Wednesday, September 25th, 2019 Posted by Jim Thacker

See every new Unity feature from Unite Copenhagen 2019

Unity Technologies has previewed a range of new technologies coming up in Unity, its game engine and development environment, during the keynote of its Unite Copenhagen 2019 user event.

Key announcements include Unity Simulation, a separate cloud-based service for testing multiple instances of a Unity project in parallel, and GameTune, a new machine-learning-based game optimisation system.

The firm also showed a preview of MARS, its upcoming framework for authoring mixed reality applications, and announced new hardware-specific companion apps for mobile and wearable AR devices.

Other previews of upcoming toolsets included Unity Reflect, designed to streamline the process of transferring BIM and CAD data from Revit to Unity.

Coverage of Unity’s artist tools focused on the 2D animation, lighting and shading systems rolled out earlier this year in Unity 2019.2, and due to become production-ready in the upcoming Unity 2019.3.

Programmers got the announcement of a sample project for Unity’s DOTS coding environment, showcasing new animation, networking code and ‘content conversion’ DOTS components.

The full recording of the keynote, embedded above, is two hours long, so below, we’ve provided timecodes for the key sections, a summary of the announcements, and details of when the features will actually ship.

Skip to: 00:30:00

Originally rolled out in Unity 2018.1, Unity’s Data-Oriented Technology Stack comprises a range of foundational technologies for writing code that takes advantage of modern multi-core CPUs.

During the keynote, Unity previewed upcoming features designed to streamline coding workflows, with the compiler generating boilerplate code automatically, rather than programmers having to add it manually.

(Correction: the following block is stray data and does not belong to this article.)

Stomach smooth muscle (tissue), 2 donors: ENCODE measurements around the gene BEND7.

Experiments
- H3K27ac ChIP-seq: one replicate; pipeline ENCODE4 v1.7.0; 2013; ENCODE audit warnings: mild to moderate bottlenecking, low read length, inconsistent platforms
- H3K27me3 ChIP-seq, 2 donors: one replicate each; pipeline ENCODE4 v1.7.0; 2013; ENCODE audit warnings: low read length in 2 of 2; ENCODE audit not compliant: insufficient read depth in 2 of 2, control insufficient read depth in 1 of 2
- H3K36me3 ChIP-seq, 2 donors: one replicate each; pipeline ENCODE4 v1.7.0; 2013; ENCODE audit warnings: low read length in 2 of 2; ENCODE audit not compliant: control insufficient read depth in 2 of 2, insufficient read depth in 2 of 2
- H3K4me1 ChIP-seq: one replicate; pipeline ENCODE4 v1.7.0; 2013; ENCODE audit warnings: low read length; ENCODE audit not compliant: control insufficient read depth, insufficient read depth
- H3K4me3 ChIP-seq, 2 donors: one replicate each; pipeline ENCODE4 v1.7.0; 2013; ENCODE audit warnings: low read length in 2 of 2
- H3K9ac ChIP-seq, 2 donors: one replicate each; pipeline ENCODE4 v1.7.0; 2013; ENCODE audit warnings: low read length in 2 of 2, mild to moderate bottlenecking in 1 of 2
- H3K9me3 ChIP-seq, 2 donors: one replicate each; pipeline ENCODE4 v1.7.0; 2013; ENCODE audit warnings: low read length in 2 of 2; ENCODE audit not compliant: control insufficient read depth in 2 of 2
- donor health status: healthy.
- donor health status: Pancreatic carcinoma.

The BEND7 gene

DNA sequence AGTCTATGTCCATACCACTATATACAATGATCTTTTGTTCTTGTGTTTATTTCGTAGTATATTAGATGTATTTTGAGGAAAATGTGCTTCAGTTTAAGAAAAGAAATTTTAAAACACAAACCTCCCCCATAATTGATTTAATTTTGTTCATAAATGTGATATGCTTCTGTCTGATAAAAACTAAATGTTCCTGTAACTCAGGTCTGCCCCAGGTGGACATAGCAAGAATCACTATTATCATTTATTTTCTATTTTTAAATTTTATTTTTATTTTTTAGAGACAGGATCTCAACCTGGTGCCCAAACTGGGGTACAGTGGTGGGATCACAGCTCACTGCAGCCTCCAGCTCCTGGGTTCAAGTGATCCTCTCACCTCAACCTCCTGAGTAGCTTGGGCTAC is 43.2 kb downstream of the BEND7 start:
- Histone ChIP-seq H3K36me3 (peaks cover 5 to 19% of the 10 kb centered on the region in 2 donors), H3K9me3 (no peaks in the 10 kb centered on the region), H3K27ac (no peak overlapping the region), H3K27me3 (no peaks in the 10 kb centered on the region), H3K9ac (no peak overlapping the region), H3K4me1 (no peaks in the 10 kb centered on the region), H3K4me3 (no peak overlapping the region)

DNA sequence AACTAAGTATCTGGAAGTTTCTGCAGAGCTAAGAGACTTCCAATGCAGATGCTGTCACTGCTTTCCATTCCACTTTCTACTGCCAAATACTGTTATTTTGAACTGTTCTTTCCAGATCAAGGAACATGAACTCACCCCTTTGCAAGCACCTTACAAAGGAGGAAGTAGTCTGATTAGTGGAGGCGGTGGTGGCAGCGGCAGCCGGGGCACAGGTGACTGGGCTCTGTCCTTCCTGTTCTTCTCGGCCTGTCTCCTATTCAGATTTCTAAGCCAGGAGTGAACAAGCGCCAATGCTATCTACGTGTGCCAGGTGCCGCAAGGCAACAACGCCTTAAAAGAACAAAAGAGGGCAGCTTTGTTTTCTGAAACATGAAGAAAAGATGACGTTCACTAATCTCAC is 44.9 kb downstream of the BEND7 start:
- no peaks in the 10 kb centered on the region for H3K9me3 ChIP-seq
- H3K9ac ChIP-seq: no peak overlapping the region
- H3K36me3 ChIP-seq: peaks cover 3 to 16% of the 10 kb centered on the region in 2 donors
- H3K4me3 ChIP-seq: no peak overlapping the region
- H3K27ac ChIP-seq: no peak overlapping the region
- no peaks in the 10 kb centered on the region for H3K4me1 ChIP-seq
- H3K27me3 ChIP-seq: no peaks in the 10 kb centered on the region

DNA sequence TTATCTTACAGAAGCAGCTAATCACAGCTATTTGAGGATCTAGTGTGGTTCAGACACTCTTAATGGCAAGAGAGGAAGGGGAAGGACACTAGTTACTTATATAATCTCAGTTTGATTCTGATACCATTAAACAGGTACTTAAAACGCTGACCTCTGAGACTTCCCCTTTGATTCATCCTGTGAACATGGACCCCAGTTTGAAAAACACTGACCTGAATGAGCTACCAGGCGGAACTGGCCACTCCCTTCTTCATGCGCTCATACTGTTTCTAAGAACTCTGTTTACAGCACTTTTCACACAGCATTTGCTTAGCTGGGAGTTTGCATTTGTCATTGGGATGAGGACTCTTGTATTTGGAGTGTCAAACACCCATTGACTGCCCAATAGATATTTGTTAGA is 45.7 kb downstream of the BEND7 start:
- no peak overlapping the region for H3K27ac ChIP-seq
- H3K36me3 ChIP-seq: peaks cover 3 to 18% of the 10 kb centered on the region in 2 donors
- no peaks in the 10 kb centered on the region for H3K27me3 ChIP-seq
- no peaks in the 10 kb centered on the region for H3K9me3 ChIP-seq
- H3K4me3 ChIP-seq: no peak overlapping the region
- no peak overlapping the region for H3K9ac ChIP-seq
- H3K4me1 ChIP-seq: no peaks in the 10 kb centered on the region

Unity also previewed an upcoming DOTS sample project: a simple third-person shooter intended to showcase how a range of DOTS programming packages work together.

New packages cover animation, netcode, and “conversion workflow”, which enables a user to make changes inside the Unity Editor and see the results in Play Mode on another device, without having to reload.

Release status
New DOTS programming packages: due in preview in Unity 2019.3 and Unity 2020.1 (see a breakdown here)
DOTS sample project: due “very soon”

Multiplayer features
Skip to: 00:42:00

Coverage of Unity’s multiplayer services was framed as a case study of how the functionality is used in Shadowgun War Games, Madfinger Games‘ upcoming mobile FPS.

New features being used by the developer include a package for high-speed transfer of data to and from the game server, designed to reduce in-game latency; and a dedicated server hosting and match-making system, intended to enable devs to control which players are assigned to which server with custom C# functions.

Release status
Transport package: available in preview
Multiplay Matchmaking package: due in beta in October 2019

Skip to: 00:47:00